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Bernoulli's Sophism

Complex Analysis. FreeTutorial

This sophism was constructed by Swiss mathematician John Bernoulli (1667 - 1748), who was one of the eight outstanding mathematicians in the Bernoulli family.

Find a mistake in the following chain of arguments, pretending to prove that

Ln(-z) = Ln(z) for any .

"Proof:"
1. Ln[(-z)2] = Ln(z2);

2. Ln(-z) + Ln(-z) = Ln(z) + Ln(z);

3. 2Ln(-z) = 2Ln(z);

4. Ln(-z) = Ln(z).

Where is the mistake?

An explanation:

The conclusion that Ln(-z) = Ln(z) is false, because

Ln(z) = ln(|z|) + i[arg(z) +2k], k = 0, ±1, ±2, ... ,

Ln(-z) = ln(|z|) + i[arg(z) +(2k+1)], k = 0, ±1, ±2, ... ,

and none of the numbers representing the value of Ln(z) is the same as any of the numbers representing Ln(-z).

The error occurs in going from line 2 to line 3 because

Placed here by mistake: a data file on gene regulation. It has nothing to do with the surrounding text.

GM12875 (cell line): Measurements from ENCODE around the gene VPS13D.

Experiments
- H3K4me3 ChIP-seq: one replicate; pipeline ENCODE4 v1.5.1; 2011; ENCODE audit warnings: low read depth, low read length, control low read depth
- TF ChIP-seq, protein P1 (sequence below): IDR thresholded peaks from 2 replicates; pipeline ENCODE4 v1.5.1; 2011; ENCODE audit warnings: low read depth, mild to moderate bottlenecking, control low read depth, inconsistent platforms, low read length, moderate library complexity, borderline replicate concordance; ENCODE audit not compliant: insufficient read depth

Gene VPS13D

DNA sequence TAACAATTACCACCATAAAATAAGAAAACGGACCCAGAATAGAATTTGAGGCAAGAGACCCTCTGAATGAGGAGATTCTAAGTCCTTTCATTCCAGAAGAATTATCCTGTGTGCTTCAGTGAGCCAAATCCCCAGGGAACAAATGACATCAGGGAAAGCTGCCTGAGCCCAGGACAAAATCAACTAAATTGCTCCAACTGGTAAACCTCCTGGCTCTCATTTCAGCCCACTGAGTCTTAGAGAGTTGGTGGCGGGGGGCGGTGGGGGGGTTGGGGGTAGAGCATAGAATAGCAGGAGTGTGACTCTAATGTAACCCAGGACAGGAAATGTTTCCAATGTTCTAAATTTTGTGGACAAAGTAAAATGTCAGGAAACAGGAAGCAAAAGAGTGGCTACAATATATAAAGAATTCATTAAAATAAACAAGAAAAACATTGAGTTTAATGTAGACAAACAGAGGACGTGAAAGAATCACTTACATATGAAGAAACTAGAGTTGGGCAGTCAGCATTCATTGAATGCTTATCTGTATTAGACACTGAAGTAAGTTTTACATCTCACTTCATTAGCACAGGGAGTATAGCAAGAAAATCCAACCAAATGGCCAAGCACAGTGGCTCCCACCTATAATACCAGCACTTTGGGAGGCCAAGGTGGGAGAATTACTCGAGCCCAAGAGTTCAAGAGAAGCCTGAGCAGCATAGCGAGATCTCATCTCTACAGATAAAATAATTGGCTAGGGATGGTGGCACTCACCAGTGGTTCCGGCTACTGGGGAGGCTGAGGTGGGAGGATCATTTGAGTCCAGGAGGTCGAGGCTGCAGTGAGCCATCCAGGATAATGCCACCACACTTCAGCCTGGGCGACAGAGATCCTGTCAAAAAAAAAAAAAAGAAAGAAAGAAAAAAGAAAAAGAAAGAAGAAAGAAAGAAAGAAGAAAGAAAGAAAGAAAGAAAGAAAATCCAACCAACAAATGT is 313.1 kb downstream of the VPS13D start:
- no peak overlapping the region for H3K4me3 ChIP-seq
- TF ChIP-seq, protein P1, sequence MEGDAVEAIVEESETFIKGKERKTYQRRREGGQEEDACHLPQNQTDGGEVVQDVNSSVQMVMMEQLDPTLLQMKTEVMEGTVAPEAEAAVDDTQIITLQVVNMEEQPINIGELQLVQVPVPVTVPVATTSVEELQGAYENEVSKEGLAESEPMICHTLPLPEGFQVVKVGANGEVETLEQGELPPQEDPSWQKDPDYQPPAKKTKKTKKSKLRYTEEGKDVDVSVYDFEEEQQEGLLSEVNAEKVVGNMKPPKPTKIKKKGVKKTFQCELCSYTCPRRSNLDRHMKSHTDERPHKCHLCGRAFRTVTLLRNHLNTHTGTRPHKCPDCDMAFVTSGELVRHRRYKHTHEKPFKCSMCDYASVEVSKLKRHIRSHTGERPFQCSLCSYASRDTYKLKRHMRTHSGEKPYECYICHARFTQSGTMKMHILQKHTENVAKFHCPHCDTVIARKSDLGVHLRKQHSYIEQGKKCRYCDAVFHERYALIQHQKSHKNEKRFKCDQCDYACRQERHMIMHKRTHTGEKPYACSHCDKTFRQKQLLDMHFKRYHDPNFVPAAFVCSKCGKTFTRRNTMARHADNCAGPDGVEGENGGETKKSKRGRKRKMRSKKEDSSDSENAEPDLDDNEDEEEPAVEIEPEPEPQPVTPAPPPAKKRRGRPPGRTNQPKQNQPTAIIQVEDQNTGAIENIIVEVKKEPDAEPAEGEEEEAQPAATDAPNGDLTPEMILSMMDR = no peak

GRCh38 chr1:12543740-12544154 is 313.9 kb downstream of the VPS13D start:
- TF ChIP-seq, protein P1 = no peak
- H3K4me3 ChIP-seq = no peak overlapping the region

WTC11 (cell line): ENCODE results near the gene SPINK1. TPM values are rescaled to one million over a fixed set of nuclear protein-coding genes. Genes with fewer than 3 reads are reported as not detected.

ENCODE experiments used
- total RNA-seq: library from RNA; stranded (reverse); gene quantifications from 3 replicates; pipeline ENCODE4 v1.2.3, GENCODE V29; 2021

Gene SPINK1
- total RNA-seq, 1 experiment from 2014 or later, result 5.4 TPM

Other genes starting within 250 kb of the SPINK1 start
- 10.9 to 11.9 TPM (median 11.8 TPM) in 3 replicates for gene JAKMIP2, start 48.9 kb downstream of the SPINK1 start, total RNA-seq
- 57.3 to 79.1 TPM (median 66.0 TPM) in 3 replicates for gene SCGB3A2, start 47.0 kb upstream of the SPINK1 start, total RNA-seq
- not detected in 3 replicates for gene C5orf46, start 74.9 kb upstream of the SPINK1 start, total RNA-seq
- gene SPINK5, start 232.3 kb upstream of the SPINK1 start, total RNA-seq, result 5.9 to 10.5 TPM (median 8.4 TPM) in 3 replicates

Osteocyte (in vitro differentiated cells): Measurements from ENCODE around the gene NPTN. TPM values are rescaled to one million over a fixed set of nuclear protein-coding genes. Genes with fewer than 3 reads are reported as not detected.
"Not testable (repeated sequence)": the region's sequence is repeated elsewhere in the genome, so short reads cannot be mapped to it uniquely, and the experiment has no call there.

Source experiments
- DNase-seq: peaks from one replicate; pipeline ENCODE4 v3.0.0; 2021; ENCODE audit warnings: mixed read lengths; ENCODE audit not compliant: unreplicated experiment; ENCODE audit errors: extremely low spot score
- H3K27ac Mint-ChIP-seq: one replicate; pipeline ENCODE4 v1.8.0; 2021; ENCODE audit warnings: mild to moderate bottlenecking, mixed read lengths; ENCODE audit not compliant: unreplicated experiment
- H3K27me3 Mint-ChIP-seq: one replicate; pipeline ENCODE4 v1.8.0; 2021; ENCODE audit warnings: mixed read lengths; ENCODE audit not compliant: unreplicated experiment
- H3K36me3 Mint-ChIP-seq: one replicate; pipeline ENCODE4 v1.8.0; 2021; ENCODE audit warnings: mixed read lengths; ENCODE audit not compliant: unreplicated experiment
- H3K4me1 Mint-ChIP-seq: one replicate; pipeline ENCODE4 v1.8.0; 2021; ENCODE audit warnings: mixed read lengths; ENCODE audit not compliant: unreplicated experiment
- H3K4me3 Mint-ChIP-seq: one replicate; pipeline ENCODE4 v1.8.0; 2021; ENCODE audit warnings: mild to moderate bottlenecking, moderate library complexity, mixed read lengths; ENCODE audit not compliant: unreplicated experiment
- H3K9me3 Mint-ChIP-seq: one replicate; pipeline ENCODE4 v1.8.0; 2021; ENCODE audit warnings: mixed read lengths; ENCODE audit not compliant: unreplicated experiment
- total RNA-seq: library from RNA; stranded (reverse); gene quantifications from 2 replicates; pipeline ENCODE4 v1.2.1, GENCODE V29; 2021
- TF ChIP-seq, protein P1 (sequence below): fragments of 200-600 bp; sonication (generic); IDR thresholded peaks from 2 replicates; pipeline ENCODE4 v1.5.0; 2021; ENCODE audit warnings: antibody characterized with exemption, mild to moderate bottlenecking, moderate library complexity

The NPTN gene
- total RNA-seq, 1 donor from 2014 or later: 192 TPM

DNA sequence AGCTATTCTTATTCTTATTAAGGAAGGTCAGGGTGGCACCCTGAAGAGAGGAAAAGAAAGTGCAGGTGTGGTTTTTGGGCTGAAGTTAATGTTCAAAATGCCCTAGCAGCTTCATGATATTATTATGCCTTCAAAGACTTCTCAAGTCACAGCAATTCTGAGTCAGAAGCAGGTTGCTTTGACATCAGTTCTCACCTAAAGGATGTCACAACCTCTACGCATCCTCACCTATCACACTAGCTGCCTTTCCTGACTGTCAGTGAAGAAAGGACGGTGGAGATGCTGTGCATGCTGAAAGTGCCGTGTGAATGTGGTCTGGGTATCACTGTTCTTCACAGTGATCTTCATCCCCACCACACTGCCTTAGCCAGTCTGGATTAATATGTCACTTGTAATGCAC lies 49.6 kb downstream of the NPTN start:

Ln(-z) + Ln(-z) 2Ln(-z),

Ln(z) + Ln(z) 2Ln(z).

The following example elucidates the situation:

Let A be the set of two numbers 3 and 4.

A set B=A+A is the set of numbers 6; 7; 8 because 3+3=6, 3+4=7 and 4+4 =8.

A set C=2·A is the set of numbers 9; 12; 16 because 3·3=9; 3·4=12 and 4·4=16.

So, a set A+A2·A

Ln(-z) + Ln(-z) 2Ln(-z),

Ln(z) + Ln(z) 2Ln(z).

by Tetyana Butler

Reference

A.I. Markushevich, "Theory of functions of a complex variable" , 1–2 , Chelsea (1977) (Translated from Russian)

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